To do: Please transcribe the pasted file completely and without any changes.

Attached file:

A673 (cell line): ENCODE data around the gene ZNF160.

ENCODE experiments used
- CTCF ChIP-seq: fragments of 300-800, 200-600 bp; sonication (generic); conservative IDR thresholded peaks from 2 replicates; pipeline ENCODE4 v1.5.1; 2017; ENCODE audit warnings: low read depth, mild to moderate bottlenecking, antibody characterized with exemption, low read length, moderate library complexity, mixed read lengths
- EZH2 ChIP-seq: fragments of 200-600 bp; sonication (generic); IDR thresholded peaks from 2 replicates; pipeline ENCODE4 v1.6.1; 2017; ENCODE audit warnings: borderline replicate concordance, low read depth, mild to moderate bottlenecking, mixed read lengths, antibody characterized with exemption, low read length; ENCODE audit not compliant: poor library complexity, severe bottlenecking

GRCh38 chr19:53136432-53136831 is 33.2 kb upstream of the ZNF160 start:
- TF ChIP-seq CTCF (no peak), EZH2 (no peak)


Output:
A673 (cell line): ENCODE data around the gene ZNF160.

ENCODE experiments used
- CTCF ChIP-seq: fragments of 300-800, 200-600 bp; sonication (generic); conservative IDR thresholded peaks from 2 replicates; pipeline ENCODE4 v1.5.1; 2017; ENCODE audit warnings: low read depth, mild to moderate bottlenecking, antibody characterized with exemption, low read length, moderate library complexity, mixed read lengths
- EZH2 ChIP-seq: fragments of 200-600 bp; sonication (generic); IDR thresholded peaks from 2 replicates; pipeline ENCODE4 v1.6.1; 2017; ENCODE audit warnings: borderline replicate concordance, low read depth, mild to moderate bottlenecking, mixed read lengths, antibody characterized with exemption, low read length; ENCODE audit not compliant: poor library complexity, severe bottlenecking

GRCh38 chr19:53136432-53136831 is 33.2 kb upstream of the ZNF160 start:
- TF ChIP-seq CTCF (no peak), EZH2 (no peak)